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Enforcement Options (after receiving judgement) - If the court has ordered your debtor to pay a sum of money and they have failed, you use one of the following five enforcement options.

> Warrant of Execution
> Information Order
> Charging Order
> Attachment of Earnings
> Third party Debt Order

Enforcement Proceedings Continued

Court Fee    (£)

Warrant of Execution


Re-issue of Warrant

Information Order

Charging Order (Land or property)

Attachment of Earnings

Third Party Debt Order


Warrant of Execution - This is the most common method of enforcement. It is a request for the Court Bailiff to enter the debtors home or business premises to seize goods and chattels, which will then be sold to pay off the debt.

  • The County Court Bailiff enforces Judgements of less than £600.

  • The High Court Enforcement Officer (HCEO) enforces judgements of more than £5,000. A County Court Judgment of more than £600 can be transferred up, to the HCEO for enforcement.

  • Either the County Court Bailiff or High Court Enforcement Officer enforces Judgements of between £600 and £5,000.

We use High Court Enforcement Specialists for all debts above £600. The HCEO is generally more effective than the Bailiff as they operate on commission. Providing the HCEO collects in full the debtor will pay all their charges.

Abortive Costs - Any failed attempt to execute by the HCEO holds an abortive charge. The industry standard is £60 plus VAT per visit, recoverable from the debtor.

Help the HCEO/Bailiff - By providing as much contact information about the debtor together details of their valuables, property, vehicles and any other possessions that are possible located at a different address will help assist your case.



Bailiff Debt










Information Order - The judgment debtor is required to attend Court for questioning under oath about their finances and company directors to give evidence about company assets. This can be useful but it is time consuming and the costs incurred are not recoverable.

Charging Order - This enforcement method is used to create a legal interest on the debtors land or property. Any charge obtained will not take priority over existing charges, such as a mortgage. An “Interim Charging Order” will initially be granted by the Court, the charge is registered and the HM Land Registry and the debtor informed. A hearing date will be allocated where the debtor and any other owners of the property will be able to attend. The court then considers if a Charging Order should be made a “Final Charging Order”. The debtor will be unable to sell land or property without first paying the creditor.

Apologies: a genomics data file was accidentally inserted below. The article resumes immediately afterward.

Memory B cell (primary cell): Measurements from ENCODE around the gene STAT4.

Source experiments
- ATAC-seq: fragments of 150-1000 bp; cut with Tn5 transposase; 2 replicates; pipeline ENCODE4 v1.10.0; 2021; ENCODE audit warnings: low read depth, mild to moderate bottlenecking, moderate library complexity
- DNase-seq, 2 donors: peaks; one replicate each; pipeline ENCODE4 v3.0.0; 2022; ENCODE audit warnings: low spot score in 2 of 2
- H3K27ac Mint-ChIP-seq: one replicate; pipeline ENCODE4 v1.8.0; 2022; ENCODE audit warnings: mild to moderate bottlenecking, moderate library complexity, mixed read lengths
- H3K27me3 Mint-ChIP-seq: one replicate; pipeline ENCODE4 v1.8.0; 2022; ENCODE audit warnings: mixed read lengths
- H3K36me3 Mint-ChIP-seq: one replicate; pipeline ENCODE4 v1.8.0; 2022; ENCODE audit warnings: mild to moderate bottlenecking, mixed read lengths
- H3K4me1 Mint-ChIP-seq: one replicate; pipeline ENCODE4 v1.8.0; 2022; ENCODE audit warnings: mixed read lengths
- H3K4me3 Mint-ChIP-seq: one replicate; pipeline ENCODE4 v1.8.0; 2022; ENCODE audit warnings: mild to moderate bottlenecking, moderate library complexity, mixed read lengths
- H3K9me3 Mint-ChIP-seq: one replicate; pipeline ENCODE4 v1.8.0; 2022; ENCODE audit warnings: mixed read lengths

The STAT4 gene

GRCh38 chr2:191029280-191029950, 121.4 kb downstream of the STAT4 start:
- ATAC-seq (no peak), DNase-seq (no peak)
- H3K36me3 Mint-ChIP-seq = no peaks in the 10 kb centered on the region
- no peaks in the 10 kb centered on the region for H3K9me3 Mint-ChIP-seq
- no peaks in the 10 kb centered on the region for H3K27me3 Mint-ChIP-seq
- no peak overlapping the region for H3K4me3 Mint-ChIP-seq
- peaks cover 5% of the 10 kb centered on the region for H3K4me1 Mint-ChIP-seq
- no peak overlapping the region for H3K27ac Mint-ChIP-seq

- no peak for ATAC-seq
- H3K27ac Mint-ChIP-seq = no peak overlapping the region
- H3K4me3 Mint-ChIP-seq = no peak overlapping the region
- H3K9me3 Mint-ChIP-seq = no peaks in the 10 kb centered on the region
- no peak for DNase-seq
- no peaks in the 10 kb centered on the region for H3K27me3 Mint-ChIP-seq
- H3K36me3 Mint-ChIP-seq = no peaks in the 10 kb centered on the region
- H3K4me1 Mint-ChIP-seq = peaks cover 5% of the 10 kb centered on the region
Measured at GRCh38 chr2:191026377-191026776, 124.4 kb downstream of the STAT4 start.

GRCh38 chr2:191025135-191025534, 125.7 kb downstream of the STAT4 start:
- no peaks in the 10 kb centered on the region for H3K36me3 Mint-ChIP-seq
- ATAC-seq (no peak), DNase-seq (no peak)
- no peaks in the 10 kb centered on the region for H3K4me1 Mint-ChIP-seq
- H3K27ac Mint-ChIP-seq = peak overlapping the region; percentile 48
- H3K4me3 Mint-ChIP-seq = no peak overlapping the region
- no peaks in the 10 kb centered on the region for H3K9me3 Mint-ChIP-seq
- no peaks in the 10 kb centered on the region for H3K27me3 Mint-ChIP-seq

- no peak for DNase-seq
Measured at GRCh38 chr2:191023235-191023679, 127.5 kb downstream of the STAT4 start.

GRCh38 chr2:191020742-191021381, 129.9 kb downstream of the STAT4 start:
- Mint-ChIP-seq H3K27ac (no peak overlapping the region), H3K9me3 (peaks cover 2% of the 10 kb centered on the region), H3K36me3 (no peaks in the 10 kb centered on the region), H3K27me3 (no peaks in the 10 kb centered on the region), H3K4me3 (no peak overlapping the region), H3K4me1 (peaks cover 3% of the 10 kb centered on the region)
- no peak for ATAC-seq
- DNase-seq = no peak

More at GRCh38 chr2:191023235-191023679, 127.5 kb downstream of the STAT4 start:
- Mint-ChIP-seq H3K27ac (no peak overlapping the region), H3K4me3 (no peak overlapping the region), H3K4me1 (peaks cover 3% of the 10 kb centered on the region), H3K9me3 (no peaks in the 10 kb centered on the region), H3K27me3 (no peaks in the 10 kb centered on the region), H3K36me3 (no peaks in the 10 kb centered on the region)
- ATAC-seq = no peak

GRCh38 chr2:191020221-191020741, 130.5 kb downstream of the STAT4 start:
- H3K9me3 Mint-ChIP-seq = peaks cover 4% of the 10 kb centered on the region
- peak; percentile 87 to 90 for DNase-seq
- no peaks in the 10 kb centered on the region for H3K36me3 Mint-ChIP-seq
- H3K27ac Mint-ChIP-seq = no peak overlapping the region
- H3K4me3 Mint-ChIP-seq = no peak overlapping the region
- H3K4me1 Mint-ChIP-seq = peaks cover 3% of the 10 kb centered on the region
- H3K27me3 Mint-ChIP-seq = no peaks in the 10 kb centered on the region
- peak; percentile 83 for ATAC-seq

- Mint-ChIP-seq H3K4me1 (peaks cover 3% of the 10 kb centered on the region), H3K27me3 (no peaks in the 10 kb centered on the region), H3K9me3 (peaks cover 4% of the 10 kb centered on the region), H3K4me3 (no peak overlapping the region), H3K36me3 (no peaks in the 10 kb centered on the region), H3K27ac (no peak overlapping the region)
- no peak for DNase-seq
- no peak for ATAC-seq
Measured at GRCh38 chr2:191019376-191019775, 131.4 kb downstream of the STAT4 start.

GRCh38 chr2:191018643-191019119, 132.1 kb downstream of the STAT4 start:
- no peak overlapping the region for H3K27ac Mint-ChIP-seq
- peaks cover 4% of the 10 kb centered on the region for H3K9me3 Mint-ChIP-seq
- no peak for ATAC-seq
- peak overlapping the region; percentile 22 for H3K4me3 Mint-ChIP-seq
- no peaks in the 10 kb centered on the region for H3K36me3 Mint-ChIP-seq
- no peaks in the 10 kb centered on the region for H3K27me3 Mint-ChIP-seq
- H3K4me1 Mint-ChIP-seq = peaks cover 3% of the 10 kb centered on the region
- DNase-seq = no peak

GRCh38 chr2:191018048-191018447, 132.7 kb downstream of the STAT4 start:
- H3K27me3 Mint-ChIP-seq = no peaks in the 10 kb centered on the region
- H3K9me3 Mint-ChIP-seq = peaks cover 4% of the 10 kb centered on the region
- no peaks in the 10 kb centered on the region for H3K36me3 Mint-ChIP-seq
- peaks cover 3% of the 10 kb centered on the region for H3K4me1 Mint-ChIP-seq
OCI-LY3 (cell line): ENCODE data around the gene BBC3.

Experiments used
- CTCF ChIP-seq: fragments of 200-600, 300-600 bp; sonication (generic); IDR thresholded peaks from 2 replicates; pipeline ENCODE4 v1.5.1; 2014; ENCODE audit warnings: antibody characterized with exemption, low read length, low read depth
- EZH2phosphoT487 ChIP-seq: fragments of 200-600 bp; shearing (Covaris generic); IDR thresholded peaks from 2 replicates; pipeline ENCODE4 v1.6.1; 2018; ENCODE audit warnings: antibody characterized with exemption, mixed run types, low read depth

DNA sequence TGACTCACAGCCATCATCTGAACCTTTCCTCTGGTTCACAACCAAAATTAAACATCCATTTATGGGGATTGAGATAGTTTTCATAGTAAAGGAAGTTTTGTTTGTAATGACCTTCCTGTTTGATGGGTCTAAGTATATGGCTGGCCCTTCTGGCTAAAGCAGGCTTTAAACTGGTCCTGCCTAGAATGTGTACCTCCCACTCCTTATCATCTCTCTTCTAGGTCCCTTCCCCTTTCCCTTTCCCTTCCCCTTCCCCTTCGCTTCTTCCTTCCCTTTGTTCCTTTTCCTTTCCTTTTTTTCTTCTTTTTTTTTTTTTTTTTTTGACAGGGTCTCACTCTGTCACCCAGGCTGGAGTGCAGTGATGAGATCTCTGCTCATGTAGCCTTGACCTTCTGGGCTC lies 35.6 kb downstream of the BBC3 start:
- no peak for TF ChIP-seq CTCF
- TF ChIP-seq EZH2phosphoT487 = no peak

Once a charging order is held you can enforce it by an application to sell the property. Some creditors find applying for a charging order, rather than instructing the HCEO or bailiff encourages the debtor to pay quicker, as the debtor does not like the idea of having the charge registered against their property.

It is usually only worth taking this type of action where there is equity in the property i.e. the property is worth more than the amount already borrowed against it.

Attachment of Earnings - The Attachment of Earnings Act allows the creditor to seek a court order for payment of part of the debtor’s wages, served on the employer it allows for an amount calculated between a protected figure and the total earnings of the debtor. This is deducted weekly or monthly and paid direct to the Court by the employer, this is then passed on to the creditor. It can be an expensive, and un-effective if the employer does not pay or the debtor changes jobs. On a consolidated attachment of earnings order, for every £1, or part of a £1, of the money paid into court, a fee of 10p is deducted from the money before it is paid out to the creditors under the order.

Third Party Debt Order - If money is owed to your debtor by a third party a court order can be obtained which requires that person or company to pay the money directly to you, this includes parties who are holding money on behalf of the debtor such as a building society or bank, any evidence of an account held by the debtor could be of use. 

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